Prefetching, i.e., exploiting the overlap of processor computations with data accesses, is one of several approaches for tolerating memory latencies. Prefetching can be either hardware-based or software-directed or a combination of both. Hardware-based prefetching, requiring some support unit connected to the cache, can dynamically handle prefetches at run-time without compiler intervention. Software-directed approaches rely on compiler technology to insert explicit prefetch instructions. Mowry et al.'s software scheme and our hardware approach are two representative schemes. In this paper, we evaluate approximations to these two schemes in the context of a shared-memory multiprocessor environment. Our qualitative comparisons indicate that both schemes are able to reduce cache misses in the domain of linear array references. When complex data access patterns are considered, the software approach has compile-time information to perform sophisticated prefetching whereas the hardware scheme has the advantage of manipulating dynamic information. The performance results from an instruction-level simulation of four benchmarks confirm these observations. Our simulations show that the hardware scheme introduces more memory traffic into the network and that the software scheme introduces a non-negligible instruction execution overhead. An approach combining software and hardware schemes is proposed; it shows promise in reducing the memory latency with least overhead.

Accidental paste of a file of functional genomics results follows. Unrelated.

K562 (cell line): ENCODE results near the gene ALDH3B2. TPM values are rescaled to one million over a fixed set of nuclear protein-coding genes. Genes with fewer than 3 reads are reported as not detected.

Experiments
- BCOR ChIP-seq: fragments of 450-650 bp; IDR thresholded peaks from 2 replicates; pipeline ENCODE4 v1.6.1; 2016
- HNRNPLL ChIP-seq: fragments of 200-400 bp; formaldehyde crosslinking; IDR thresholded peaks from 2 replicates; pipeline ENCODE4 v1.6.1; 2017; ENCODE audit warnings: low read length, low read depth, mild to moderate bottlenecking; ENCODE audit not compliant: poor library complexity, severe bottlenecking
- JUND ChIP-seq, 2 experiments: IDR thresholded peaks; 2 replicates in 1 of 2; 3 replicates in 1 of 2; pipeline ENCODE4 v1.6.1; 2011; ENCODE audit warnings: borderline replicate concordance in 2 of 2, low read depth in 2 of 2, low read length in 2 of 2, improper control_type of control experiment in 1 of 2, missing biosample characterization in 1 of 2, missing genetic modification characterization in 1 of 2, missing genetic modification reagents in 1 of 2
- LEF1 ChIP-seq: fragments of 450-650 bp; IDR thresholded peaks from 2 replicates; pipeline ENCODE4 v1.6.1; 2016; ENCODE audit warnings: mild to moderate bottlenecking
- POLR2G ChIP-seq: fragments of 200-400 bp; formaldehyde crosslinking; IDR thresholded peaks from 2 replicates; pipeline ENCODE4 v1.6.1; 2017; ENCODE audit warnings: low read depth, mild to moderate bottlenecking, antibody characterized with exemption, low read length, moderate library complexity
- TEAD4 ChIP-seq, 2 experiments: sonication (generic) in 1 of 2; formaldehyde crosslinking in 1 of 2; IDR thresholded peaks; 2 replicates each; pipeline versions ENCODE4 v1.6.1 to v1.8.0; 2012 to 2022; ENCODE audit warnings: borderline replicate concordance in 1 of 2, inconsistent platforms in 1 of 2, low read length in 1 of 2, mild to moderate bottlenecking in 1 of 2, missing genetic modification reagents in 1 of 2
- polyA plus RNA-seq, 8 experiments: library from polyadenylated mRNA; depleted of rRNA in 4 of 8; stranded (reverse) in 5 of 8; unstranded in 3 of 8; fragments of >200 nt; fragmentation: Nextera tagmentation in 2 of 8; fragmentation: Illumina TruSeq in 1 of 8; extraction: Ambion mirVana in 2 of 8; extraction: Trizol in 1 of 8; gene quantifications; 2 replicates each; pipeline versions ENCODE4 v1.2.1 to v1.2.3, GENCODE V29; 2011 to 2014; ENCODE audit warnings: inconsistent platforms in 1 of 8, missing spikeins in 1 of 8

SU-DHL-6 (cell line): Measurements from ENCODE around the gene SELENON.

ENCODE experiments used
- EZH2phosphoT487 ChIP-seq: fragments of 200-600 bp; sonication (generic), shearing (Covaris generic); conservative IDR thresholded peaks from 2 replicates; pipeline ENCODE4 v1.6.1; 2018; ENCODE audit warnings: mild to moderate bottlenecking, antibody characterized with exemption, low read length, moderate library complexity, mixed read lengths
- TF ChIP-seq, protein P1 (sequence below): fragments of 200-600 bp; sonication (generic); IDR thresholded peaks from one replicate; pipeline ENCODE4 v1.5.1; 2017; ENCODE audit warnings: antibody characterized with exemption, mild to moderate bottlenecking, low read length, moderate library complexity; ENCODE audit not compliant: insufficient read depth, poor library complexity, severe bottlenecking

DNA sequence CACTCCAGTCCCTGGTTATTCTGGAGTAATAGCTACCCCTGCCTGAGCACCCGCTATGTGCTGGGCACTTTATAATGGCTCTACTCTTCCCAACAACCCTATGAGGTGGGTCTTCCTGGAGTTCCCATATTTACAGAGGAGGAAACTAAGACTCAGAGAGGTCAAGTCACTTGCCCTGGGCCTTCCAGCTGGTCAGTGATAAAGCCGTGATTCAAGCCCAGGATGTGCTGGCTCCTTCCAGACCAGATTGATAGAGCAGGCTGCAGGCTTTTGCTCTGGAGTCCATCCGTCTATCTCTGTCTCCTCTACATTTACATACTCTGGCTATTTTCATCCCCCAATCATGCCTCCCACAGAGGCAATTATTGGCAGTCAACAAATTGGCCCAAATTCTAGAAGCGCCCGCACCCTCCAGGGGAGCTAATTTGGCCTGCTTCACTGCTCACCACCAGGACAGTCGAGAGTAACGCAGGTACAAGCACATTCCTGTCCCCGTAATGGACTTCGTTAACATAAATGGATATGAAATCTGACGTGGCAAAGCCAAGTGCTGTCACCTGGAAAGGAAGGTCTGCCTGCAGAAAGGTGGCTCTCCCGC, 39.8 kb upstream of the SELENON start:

|Number of pages||10|
|Journal||Conference Proceedings - Annual International Symposium on Computer Architecture, ISCA|
|State||Published - 1 Jan 1994|
|Event||Proceedings of the 21st Annual International Symposium on Computer Architecture - Chicago, IL, USA|
Duration: 18 Apr 1994 → 21 Apr 1994